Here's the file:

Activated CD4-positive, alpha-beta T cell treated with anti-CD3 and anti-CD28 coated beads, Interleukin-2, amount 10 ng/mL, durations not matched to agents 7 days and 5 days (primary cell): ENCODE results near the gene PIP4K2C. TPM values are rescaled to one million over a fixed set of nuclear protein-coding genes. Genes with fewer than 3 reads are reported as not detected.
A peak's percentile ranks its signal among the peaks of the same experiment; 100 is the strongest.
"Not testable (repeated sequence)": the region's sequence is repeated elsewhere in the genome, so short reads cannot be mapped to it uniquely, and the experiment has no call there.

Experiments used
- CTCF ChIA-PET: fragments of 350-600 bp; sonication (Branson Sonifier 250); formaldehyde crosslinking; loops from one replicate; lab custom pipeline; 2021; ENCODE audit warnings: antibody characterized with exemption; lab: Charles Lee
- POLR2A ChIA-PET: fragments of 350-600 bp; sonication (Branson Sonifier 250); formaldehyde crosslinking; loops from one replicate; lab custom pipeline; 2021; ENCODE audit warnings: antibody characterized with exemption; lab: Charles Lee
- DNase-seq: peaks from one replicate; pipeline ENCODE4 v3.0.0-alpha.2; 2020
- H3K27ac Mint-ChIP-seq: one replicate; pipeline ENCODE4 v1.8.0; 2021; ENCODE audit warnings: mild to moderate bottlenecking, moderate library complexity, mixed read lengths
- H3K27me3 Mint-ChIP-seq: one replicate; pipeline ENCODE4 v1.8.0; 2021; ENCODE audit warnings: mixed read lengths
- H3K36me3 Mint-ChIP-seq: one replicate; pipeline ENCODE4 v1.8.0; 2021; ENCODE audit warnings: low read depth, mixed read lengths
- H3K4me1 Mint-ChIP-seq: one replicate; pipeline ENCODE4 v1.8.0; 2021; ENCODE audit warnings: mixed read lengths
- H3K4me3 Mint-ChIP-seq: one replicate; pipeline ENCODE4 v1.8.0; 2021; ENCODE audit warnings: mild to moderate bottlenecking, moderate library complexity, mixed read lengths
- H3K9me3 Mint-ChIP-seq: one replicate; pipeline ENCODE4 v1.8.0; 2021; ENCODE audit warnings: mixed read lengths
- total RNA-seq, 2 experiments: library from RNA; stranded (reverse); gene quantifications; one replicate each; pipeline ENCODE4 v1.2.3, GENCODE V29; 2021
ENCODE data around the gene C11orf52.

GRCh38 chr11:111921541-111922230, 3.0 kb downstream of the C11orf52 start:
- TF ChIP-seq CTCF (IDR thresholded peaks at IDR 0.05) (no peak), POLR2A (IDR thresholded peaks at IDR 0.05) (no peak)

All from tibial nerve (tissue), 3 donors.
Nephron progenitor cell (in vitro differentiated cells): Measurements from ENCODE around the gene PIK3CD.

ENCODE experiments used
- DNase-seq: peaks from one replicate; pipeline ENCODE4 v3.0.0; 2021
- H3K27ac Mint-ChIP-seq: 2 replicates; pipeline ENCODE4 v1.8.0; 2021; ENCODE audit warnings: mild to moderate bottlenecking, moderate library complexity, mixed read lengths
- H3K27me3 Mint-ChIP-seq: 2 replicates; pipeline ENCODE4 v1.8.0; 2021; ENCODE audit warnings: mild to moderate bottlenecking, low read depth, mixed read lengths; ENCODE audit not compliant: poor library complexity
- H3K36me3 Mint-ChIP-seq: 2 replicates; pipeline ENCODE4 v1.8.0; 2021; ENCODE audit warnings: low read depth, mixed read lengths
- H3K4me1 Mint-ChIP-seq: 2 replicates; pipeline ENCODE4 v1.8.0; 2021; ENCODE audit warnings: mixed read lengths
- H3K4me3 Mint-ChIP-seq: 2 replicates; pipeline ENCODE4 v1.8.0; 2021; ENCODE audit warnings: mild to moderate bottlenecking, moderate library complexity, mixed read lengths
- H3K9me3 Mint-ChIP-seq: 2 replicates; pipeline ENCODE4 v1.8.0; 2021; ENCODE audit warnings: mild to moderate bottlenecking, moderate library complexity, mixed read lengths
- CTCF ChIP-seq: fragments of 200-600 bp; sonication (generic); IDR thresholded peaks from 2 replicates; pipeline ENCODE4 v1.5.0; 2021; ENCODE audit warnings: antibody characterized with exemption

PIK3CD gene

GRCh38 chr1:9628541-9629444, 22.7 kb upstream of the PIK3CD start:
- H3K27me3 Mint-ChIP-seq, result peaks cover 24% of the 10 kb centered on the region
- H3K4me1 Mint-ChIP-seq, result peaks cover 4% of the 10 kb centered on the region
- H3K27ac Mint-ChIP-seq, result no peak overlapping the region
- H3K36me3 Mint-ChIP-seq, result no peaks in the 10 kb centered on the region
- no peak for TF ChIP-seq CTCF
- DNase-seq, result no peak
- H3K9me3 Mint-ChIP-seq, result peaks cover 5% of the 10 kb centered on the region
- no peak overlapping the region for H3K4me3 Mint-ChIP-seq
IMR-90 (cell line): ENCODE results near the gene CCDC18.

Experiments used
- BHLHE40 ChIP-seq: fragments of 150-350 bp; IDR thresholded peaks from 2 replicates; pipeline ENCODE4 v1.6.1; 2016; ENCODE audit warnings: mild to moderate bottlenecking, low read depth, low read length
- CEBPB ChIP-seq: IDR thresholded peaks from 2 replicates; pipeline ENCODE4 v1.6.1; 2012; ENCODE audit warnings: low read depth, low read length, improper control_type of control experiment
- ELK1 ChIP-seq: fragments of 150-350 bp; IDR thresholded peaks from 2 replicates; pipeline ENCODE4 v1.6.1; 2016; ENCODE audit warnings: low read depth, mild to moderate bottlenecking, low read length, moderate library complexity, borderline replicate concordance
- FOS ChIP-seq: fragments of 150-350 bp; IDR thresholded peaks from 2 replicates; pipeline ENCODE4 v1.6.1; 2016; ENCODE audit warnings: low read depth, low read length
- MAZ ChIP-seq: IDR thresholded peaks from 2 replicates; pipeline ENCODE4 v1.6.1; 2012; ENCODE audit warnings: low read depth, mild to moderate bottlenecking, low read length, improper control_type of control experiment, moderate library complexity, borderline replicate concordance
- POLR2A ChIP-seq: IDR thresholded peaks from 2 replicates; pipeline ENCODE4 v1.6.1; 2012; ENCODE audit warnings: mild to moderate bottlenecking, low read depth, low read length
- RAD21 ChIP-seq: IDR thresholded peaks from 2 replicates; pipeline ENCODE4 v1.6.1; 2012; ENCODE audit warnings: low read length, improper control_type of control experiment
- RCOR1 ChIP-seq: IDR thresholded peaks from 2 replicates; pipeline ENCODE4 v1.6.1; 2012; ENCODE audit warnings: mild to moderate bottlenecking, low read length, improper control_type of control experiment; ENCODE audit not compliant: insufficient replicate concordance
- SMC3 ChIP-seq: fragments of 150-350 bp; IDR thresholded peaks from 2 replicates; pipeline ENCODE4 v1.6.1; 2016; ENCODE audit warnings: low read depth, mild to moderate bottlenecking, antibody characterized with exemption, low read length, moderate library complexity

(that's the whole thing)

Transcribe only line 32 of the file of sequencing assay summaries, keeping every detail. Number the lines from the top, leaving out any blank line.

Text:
- H3K4me1 Mint-ChIP-seq, result peaks cover 4% of the 10 kb centered on the region